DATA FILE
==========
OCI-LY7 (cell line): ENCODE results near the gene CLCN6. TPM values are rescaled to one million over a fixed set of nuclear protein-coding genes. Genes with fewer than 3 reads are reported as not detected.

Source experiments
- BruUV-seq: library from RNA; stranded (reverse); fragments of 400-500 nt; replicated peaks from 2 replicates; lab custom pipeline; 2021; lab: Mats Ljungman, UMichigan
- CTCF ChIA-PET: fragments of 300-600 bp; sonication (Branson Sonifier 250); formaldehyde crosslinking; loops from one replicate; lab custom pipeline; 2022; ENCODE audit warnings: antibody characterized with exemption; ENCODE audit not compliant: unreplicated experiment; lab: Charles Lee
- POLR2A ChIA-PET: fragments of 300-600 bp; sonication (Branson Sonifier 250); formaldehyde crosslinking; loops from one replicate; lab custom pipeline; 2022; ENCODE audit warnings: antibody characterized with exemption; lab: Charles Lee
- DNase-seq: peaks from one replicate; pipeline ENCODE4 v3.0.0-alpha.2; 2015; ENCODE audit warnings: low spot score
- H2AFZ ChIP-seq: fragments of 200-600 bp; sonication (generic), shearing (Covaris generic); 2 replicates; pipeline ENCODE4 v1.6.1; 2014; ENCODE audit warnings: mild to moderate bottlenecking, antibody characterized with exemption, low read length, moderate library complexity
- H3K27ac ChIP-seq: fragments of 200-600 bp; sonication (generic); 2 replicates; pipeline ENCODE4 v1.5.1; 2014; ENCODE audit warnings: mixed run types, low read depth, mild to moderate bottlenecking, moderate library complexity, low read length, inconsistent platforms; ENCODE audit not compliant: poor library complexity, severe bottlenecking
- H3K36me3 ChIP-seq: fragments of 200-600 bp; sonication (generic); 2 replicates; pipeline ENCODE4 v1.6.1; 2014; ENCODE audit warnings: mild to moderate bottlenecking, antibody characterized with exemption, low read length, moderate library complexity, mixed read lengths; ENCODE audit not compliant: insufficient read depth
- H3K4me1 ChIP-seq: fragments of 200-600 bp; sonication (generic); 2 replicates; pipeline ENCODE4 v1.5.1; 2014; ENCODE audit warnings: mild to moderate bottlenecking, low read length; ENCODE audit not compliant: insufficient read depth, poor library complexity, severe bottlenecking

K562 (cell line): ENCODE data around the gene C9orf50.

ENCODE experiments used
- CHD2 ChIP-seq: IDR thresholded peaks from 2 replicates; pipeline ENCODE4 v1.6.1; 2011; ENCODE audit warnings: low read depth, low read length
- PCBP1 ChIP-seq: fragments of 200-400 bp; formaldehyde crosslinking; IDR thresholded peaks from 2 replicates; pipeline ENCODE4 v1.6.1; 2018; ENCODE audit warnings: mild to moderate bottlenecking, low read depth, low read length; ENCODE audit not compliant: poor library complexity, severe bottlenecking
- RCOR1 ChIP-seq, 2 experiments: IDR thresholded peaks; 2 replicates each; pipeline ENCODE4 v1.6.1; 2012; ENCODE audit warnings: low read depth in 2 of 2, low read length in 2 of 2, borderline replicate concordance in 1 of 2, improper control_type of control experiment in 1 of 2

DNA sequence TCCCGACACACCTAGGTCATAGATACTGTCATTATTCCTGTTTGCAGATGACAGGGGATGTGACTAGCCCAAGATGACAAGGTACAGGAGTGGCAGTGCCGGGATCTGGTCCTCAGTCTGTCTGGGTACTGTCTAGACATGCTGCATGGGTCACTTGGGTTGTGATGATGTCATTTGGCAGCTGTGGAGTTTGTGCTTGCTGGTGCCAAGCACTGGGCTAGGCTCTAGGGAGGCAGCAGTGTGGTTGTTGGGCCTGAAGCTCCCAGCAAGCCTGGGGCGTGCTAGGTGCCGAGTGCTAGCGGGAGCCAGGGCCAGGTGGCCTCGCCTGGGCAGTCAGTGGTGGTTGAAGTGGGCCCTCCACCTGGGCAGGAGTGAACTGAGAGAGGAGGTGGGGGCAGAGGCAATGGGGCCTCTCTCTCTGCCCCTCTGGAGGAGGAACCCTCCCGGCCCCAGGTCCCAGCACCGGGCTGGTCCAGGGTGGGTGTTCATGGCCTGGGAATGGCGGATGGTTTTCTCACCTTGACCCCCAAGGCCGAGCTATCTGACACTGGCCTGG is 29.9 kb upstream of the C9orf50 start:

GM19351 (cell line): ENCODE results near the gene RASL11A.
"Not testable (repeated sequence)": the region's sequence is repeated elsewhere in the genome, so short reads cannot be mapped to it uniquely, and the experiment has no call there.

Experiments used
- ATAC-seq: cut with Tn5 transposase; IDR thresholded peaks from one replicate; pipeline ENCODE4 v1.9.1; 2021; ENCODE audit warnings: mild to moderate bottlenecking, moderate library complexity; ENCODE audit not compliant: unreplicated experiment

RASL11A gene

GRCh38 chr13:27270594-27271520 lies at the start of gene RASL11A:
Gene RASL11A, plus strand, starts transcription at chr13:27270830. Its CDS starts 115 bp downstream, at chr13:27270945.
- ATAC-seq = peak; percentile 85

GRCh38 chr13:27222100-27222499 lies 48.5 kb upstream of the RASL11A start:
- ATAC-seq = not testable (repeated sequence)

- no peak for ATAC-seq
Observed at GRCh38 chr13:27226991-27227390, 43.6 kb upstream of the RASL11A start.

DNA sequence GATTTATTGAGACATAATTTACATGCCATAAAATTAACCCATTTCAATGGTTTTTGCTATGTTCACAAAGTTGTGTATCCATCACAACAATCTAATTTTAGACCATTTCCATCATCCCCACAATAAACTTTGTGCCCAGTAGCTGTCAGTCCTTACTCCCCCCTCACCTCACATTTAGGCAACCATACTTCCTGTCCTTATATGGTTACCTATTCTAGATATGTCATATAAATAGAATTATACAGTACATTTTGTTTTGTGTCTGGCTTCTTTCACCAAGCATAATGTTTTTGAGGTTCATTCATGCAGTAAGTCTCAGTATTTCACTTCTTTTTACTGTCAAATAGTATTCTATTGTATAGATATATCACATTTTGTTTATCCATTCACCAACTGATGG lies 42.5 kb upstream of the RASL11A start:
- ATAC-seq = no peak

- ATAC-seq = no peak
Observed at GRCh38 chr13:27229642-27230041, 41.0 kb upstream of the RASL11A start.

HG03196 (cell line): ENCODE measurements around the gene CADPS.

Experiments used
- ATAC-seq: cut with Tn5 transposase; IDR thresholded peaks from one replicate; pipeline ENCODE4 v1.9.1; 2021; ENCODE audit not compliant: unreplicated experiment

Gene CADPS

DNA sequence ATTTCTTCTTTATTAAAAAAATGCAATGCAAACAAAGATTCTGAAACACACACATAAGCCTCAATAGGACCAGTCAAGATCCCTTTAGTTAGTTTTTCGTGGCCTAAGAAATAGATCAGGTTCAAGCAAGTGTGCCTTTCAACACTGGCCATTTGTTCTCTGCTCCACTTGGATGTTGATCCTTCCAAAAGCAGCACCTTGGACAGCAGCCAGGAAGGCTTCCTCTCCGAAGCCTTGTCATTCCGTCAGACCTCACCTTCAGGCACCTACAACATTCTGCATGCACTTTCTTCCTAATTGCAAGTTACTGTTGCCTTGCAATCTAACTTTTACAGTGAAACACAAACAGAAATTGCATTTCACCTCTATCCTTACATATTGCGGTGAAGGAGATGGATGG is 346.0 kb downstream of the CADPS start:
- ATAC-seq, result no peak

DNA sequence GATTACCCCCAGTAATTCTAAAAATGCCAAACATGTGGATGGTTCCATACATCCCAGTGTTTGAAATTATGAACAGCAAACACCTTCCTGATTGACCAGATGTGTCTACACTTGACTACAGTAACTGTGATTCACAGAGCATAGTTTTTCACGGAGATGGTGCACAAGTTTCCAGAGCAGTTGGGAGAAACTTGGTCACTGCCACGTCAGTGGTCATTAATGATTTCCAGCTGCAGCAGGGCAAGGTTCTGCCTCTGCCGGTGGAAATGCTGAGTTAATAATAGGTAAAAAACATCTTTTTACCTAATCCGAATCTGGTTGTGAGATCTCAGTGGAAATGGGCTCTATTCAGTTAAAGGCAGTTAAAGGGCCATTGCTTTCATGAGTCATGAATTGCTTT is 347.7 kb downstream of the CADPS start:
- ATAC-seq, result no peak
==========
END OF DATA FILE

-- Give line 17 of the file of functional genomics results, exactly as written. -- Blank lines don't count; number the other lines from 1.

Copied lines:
GM19351 (cell line): ENCODE results near the gene RASL11A.